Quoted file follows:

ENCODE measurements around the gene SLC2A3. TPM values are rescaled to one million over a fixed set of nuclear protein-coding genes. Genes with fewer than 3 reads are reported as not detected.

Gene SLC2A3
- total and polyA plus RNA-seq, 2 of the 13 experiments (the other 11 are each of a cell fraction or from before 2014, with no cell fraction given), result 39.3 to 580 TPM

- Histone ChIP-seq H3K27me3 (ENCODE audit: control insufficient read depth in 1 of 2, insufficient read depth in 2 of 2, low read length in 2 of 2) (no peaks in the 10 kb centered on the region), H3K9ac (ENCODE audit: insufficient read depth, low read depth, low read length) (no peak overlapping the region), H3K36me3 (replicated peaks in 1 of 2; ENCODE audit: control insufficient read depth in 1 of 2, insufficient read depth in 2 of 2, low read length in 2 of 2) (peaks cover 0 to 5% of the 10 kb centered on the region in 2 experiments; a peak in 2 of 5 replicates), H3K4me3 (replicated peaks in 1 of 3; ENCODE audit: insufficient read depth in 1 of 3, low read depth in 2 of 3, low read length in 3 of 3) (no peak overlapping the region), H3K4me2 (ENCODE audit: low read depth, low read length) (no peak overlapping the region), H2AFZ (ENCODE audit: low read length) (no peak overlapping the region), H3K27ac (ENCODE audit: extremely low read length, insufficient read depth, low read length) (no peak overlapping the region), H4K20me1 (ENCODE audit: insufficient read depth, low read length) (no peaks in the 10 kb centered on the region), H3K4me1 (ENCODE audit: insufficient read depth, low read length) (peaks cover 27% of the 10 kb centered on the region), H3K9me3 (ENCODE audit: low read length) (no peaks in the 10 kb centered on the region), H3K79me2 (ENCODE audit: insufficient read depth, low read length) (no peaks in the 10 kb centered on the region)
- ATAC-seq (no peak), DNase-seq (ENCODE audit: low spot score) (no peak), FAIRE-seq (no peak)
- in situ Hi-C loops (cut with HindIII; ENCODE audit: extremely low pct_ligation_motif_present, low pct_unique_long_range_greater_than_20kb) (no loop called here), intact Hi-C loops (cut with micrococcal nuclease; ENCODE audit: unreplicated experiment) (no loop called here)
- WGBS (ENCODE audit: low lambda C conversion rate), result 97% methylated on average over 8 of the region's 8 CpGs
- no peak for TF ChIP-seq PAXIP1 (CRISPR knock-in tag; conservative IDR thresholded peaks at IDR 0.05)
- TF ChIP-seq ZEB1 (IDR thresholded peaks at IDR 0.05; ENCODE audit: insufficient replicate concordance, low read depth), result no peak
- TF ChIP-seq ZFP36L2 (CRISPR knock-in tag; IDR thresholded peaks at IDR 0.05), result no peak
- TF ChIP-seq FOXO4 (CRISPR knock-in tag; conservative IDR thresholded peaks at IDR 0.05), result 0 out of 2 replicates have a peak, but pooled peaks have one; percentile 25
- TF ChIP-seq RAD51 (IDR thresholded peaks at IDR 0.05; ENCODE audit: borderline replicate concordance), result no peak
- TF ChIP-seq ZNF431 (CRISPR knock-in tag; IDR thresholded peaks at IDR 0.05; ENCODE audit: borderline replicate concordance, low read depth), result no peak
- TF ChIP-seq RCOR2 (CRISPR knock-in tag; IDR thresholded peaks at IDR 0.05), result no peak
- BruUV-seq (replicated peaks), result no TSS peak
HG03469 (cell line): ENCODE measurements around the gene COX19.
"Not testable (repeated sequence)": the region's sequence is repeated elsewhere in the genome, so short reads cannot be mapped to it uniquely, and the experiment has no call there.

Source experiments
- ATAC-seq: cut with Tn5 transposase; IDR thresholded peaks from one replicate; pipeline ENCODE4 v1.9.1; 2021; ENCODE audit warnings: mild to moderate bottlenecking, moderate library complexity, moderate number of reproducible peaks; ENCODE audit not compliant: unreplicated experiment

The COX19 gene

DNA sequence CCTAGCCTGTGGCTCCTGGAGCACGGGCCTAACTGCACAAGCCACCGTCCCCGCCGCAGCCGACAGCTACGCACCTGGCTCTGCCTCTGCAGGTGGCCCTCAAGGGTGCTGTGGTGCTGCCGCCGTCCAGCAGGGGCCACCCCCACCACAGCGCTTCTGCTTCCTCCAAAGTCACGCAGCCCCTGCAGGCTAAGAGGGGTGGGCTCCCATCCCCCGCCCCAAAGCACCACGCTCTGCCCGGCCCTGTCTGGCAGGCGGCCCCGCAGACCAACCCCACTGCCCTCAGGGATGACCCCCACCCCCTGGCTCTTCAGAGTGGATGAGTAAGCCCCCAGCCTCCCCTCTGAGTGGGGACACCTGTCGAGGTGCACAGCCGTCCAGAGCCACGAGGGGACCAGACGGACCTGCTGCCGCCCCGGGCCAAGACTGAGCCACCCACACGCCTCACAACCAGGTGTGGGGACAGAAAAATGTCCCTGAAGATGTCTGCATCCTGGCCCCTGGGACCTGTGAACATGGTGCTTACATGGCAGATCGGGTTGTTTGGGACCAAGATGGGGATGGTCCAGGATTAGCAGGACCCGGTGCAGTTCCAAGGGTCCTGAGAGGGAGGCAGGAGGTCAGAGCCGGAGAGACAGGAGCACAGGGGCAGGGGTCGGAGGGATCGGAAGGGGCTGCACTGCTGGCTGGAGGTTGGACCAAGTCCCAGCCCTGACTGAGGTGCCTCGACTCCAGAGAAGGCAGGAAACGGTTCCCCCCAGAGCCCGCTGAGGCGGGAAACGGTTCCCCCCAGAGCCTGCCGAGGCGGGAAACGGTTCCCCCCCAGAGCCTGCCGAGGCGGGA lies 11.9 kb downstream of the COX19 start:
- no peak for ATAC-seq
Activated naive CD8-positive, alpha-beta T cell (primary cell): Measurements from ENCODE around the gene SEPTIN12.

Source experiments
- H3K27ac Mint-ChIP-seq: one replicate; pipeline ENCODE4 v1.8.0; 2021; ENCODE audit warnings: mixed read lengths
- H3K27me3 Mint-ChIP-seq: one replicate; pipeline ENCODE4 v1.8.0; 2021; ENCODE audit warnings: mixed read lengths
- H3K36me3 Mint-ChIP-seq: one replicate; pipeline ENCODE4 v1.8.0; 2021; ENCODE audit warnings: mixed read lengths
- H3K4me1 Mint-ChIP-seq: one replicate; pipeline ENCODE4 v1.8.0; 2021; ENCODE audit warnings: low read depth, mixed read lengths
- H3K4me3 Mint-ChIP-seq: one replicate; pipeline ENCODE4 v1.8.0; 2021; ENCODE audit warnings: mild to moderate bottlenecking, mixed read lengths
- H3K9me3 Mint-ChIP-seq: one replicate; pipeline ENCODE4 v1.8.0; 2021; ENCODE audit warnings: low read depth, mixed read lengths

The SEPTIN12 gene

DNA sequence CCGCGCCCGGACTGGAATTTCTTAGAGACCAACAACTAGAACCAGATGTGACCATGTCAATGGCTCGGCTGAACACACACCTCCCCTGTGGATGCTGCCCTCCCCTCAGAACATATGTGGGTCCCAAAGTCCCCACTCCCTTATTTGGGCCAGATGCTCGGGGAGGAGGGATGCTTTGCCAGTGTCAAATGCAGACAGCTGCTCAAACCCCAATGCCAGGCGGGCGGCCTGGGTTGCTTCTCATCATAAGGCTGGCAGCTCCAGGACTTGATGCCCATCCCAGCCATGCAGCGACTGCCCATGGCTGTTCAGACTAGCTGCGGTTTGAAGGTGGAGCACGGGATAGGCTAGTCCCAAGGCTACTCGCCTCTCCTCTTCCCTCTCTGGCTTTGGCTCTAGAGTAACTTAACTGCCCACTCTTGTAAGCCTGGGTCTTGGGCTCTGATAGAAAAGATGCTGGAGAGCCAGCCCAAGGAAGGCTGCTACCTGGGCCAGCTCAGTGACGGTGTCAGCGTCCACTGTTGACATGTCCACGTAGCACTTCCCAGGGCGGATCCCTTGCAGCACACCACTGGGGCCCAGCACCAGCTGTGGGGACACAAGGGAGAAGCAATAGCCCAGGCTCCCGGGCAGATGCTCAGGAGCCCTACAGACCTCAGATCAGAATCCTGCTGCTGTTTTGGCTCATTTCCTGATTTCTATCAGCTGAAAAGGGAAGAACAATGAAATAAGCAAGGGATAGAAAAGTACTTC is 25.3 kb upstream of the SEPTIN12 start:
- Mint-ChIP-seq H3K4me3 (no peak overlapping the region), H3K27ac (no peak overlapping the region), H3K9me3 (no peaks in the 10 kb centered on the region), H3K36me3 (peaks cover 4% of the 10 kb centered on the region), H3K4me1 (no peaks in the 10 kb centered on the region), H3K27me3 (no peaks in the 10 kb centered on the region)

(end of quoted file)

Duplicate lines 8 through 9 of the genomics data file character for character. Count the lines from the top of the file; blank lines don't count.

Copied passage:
- no peak for TF ChIP-seq PAXIP1 (CRISPR knock-in tag; conservative IDR thresholded peaks at IDR 0.05)
- TF ChIP-seq ZEB1 (IDR thresholded peaks at IDR 0.05; ENCODE audit: insufficient replicate concordance, low read depth), result no peak